Lambert 1891: 55. are among the commonest variants in medieval Hebrew Mss but the addition of nvnm here may be of real significance since Gruenwald thinks that it laid the text wide open to kabbalistic interpretation. . 66-69. 36 1 37 1 The order of the phrases nmnVa "pV DT?3 /13Y77D T D oV?3 is reversed in the Long Recension. Note also the readings of Mss R and G. Liebes' further attempt (p. Weinstock (in Allony 1981a: 19) is almost certainly correct in seeing I D n w a s as an error for ITDXJtP in contrast to Liebes (2000: 35. As Gruenwald remarks (1973: 490). n.Sefer Yesira §5 73 rates the two sayings. There are a number of relatively minor differences between the Mss but only one major one. introducing each of them with XiVlp ""JVOT (and the meaning of our saying). Weinstock (1972: 43. There can be little doubt that this isolated reading in Ms A is an interpretative gloss.the Place or Omnipresent or just the ordinary noun "place"? In §61 Mss KLSFR and Judah ben Barzillai clearly use DIpDH as a divine name where the Long Recension Mss have (H"3) wnpn. as it is said about the angels: being present and returning. Ms A clearly reflects the understanding of the text which we find in Saadya's translation: "ten closed numbers: close your mouth from speaking too much about them and close your heart from thinking about them. In the Short Recension § 5 comes after § 6 and before § 10.3) deduces from this that irnrf7D " V DIVD. 105. n. and if your thinking gets out of hand (lit. where more or less of a biblical quotation is included in the text. was originally a marginal gloss to " " in the next clause. 36 37 Kafach 1972: 90. and most Mss of the Short Recension do not repeat DY73. This is the addition of T O D "1300 nnXS'W after OipD ? in Ms A. This is possible but unprovable in the absence of any Ms which has only one of these clauses.2) who does not refer to Weinstock's opinion.165). The addition of DiVJ in Ms 1 after imnV?3 reflects the same need that Saadya obviously felt to spell out what it is that must not be thought about. Ms D and all the Short and Saadyan Recension Mss do not have nvnm." When Judah ben Barzillai first cites § 5 he reads 1»lp»V IHTTnn (Halberstam 1885: 31) which looks like a straight translation back into Hebrew of Saadya's translation. Urbach 1979: I. this addition misses the point of the allusion to Ezek 1:14 which is simply to "going backwards and forwards. This reflects one of the two ways in which the ambiguous word DlpD was understood by the early commentators. When he quotes the paragraph again he reads IDlpa ? 31W (ibid. The generally poor state of the text of SY in the Genizah Scroll can be clearly seen in this paragraph. 54) to see a connection between SY § 5 and Deut 4:15 is built on a shaky textual foundation. See Marmorstein 1927: 92-93. Shabbetai Donnolo even reads DTlVsV here (Castelli 1880: 38) which leaves no am­ biguity about how it should be understood." Such readings. Is it a divine name . runs) return it to its place. and p p? was inserted in different places in the early Mss.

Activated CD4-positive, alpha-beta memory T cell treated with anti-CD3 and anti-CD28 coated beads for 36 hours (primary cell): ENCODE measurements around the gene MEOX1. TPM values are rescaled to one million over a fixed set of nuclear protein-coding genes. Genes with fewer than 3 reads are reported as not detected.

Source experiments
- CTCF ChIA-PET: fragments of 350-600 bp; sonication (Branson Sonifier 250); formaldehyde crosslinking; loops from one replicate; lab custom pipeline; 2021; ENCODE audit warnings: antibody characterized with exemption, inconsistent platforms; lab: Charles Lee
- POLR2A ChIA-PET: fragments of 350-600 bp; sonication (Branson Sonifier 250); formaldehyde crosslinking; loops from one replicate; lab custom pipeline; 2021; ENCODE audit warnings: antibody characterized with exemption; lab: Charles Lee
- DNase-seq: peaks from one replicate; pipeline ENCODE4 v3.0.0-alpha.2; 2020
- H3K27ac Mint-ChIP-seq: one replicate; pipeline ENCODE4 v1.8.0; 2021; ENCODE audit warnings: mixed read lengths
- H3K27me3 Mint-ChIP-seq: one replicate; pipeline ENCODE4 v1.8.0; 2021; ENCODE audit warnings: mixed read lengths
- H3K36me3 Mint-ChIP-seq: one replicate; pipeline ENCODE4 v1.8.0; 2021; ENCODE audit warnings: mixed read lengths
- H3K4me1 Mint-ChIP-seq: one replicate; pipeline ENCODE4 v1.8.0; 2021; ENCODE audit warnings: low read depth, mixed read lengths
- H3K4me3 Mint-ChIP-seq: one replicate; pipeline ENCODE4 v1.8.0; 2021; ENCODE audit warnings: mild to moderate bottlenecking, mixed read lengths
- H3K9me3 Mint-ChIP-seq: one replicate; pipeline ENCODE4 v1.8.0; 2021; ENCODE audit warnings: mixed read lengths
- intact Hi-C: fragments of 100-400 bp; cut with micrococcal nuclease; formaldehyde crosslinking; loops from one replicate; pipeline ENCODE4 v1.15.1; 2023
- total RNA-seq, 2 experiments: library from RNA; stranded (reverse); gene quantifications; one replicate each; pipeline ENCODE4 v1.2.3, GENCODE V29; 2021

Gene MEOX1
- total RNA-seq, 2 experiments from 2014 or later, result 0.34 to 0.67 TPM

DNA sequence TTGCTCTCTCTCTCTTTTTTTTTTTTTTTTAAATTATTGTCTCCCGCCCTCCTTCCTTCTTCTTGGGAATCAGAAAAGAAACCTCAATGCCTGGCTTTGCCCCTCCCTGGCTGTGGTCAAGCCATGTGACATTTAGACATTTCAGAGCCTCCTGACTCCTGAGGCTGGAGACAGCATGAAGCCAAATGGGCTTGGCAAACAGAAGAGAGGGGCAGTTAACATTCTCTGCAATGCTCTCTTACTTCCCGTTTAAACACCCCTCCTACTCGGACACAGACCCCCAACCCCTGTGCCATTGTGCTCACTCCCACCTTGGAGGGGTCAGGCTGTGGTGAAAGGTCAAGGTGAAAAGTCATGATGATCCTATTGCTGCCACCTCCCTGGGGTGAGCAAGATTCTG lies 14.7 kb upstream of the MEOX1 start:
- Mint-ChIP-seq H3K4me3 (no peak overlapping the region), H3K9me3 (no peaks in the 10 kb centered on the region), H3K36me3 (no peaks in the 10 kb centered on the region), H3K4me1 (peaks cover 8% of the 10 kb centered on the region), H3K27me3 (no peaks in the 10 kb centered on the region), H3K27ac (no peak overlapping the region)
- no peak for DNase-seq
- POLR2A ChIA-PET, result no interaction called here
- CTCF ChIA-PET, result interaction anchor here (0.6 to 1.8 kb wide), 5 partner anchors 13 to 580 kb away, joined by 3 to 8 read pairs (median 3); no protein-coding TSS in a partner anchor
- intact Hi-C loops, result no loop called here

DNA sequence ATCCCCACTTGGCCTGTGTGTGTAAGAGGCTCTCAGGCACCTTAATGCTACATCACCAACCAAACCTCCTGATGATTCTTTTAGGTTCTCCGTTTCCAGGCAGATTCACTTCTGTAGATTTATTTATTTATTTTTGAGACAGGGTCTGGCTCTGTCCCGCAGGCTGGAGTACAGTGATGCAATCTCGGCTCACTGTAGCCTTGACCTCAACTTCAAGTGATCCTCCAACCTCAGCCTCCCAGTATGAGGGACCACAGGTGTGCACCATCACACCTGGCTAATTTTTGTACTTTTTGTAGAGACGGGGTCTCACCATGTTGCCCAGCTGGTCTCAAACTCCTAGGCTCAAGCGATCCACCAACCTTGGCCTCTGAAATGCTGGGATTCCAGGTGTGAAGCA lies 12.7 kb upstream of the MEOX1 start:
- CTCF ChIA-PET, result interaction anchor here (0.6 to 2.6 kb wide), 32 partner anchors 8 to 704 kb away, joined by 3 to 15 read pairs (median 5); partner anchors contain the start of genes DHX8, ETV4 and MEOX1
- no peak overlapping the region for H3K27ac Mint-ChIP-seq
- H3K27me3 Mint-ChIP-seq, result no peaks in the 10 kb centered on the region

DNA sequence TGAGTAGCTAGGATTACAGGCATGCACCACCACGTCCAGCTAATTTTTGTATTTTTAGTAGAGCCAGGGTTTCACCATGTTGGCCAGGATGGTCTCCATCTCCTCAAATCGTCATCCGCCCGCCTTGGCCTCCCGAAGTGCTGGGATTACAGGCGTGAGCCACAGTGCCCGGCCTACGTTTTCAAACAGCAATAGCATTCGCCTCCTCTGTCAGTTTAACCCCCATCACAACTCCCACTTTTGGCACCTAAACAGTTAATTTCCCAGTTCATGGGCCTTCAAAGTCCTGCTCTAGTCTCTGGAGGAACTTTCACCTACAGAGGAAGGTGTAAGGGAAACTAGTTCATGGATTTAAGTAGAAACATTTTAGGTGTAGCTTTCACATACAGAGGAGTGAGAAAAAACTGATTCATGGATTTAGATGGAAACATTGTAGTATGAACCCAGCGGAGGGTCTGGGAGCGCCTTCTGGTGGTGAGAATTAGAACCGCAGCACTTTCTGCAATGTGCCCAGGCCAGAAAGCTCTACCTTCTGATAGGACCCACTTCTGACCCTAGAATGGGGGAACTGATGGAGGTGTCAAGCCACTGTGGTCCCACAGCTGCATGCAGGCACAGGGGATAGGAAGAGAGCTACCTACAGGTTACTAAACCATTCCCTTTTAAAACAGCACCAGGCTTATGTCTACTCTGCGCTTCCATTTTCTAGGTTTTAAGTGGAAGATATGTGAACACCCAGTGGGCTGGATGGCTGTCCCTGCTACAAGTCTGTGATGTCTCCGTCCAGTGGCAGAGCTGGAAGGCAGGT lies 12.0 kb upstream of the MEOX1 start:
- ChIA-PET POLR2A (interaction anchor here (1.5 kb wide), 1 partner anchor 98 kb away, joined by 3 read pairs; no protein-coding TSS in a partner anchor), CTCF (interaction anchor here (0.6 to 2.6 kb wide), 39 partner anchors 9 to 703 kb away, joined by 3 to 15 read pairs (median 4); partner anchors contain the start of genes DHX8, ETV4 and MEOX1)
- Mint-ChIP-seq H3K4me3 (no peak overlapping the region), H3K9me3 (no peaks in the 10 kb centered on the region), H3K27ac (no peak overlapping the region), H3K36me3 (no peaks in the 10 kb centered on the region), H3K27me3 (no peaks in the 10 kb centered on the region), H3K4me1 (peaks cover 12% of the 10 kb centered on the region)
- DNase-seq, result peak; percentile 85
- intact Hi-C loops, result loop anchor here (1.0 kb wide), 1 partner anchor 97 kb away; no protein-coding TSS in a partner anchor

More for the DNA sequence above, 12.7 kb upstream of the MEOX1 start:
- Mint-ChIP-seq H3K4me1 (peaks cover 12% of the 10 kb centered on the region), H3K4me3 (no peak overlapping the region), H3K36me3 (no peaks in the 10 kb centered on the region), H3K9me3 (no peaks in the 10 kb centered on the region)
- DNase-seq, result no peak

and before one. Know and ponder. and before one. naio] naioi x m p Q. Their end is fixed in their beginning as the flame is bound to the burning coal.naio 1 pV pxw nwy p m a i pVmna p i o p y ) mo nanVwa p i c a pVmm aiwm yn nVma nmwp nxvm mm pnxw mxi nnx -oaVi TO I T pxi nnx . Sefer K p y : n a n a J Y I T D O nwy nanVwa 'pVmna p i o mm pnxw nVma nmwp na nnx ')aVi IV ' r w pxi naio nnx Yesira A §6 c mo n ? jxw nwy p m a i pVnm pVnna p i o y iy: yn nVma nanVwa )aioa )xi nnx nxvnw mxi awm nnx na nnx 'jaVi vnyVa . Their end is fixed in their begin­ ning. as the flame is bound to the burning coal. and there is none other than him. and he has none second to him. and he has none second to him.pio jaioa] inVmna laio laioa inV'nm H.naio nnx na nnx ')aVi 1 LMNSFPIQR collated to K: pVmna] pVmm add K"'* pica FR. 58 B'B GH collated to A: p m a i ] mna B'GH.. This deletes the biblical quotation entirely and gets rid of the difficult phrase "p V p . m And their measure is ten for they have no limit. It is difficult to see how it relates to the rest of the textual tradition of SY and can only be a free rewrite. 2 See the Introduction § 8. and form (a mental image) that the Creator is one. what can you count? Z pV pxw nwy p m a i pVmna p i o p y : mo nanVwa p i c a pVmm mxi awm yn nVma nmwp vnyVa pxi nnx nxvnw . what can you count? 1 p i c a pVmm add K ". nmwp] nxiyi Q. . and their beginning in their end.74 Edition and Commentary The text of Ms Paris 770 at this point is a striking example of the freedom felt by some scribes to rewrite the text they are copying. mxi] myi G. and before one. 38 From DXI onwards it reads: DXI 1 nna mai m nai Vi? n oipaV yw nmnV "pVi nai ? T S yp (and . Their end is fixed in their beginning.2 for my reasons for not including this Ms in the textual apparatus. what can you count? D The ten sefirot are the basis. . as the flame is bound to the burning coal. and form (a mental image) that the Lord is unique and the Cre­ ator one. return to the Place because concerning this matter a covenant was made). For the Lord is unique. and their beginning in their end.. Know and ponder. if your mouth detests speaking and your heart thinking.naio nnx na And their measure is ten for they have no limit.naio nnx na nnx ':aVi E = Z: p y ) na n a mmao nwy ]aioa pVnm jnVnna p i o nVma nmwp nanVwa T I T pnxw mxi awm yn ' ) W i ? pxi nnx nxvm .